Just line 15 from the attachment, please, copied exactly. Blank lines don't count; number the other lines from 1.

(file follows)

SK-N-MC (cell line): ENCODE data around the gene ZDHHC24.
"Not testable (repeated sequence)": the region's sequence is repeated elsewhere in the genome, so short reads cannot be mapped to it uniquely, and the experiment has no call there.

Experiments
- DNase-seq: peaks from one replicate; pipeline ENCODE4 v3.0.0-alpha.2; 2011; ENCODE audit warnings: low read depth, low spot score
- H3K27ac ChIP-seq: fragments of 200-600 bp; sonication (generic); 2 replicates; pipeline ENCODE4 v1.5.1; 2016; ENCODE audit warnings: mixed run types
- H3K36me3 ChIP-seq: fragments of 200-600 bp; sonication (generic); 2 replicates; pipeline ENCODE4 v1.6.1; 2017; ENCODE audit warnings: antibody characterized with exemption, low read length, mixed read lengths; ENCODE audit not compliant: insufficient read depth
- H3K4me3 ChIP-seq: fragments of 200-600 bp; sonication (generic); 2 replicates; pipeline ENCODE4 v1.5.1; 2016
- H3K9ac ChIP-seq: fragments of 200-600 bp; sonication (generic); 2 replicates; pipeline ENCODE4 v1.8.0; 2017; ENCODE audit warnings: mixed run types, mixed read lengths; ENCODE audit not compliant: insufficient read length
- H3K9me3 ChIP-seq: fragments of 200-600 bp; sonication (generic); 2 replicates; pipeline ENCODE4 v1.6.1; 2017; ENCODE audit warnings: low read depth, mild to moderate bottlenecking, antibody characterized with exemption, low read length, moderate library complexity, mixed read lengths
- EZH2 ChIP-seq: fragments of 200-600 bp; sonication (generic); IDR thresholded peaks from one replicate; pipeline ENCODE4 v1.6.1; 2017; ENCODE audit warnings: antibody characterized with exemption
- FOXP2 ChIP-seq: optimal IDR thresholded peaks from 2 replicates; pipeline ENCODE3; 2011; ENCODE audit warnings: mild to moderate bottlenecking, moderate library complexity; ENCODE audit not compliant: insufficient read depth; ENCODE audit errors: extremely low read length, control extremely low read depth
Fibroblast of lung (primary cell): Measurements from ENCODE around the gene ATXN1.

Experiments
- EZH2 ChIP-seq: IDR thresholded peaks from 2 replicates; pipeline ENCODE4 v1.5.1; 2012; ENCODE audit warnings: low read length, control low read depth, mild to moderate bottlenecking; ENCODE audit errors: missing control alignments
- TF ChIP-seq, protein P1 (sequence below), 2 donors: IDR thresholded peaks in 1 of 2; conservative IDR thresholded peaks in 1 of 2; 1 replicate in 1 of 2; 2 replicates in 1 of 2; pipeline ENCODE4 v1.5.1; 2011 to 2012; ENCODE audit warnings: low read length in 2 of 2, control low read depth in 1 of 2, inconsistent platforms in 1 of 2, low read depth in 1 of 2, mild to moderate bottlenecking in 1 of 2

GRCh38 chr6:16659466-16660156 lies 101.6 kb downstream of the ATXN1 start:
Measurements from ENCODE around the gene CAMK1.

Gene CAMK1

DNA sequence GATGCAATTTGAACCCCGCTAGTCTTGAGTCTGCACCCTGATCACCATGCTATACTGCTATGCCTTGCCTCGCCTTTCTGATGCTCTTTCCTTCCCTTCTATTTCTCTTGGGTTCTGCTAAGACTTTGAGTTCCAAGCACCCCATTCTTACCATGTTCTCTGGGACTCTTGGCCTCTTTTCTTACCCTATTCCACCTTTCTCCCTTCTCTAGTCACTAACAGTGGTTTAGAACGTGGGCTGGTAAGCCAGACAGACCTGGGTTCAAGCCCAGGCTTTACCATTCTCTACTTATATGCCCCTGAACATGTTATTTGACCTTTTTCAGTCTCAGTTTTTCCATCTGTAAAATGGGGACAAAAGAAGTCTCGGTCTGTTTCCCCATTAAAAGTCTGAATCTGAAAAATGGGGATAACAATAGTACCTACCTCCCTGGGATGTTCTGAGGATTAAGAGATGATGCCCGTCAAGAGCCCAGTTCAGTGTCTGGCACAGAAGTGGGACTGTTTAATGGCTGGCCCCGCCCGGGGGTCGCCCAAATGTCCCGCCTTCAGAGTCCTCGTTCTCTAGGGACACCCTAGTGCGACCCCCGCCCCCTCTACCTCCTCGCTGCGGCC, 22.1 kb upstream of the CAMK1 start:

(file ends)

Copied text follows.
- TF ChIP-seq, protein P1 (sequence below), 2 donors: IDR thresholded peaks in 1 of 2; conservative IDR thresholded peaks in 1 of 2; 1 replicate in 1 of 2; 2 replicates in 1 of 2; pipeline ENCODE4 v1.5.1; 2011 to 2012; ENCODE audit warnings: low read length in 2 of 2, control low read depth in 1 of 2, inconsistent platforms in 1 of 2, low read depth in 1 of 2, mild to moderate bottlenecking in 1 of 2